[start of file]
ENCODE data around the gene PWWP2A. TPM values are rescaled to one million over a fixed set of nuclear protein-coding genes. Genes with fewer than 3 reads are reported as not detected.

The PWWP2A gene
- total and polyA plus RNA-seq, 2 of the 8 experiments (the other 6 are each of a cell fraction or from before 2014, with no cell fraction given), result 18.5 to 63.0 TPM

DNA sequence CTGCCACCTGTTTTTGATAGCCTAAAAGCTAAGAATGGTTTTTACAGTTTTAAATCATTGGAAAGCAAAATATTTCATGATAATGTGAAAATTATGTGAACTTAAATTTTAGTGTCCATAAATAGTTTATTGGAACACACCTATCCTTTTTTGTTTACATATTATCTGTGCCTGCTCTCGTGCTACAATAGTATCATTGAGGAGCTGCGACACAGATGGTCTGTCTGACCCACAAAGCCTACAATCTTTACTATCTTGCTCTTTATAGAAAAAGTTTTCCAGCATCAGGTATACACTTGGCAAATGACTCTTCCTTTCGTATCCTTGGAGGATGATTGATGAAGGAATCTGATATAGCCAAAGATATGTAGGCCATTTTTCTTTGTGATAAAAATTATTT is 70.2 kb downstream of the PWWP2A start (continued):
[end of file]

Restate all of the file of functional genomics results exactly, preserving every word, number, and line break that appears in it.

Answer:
ENCODE data around the gene PWWP2A. TPM values are rescaled to one million over a fixed set of nuclear protein-coding genes. Genes with fewer than 3 reads are reported as not detected.

The PWWP2A gene
- total and polyA plus RNA-seq, 2 of the 8 experiments (the other 6 are each of a cell fraction or from before 2014, with no cell fraction given), result 18.5 to 63.0 TPM

DNA sequence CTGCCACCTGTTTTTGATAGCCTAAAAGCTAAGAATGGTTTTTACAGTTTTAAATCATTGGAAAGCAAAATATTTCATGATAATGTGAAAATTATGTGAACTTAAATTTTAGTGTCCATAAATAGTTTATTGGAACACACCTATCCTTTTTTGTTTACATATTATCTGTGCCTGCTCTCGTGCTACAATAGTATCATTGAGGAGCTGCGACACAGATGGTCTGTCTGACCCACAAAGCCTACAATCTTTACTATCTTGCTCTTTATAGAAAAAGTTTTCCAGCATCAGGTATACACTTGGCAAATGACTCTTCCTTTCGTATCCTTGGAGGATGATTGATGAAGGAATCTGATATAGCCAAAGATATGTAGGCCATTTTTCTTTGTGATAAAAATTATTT is 70.2 kb downstream of the PWWP2A start (continued):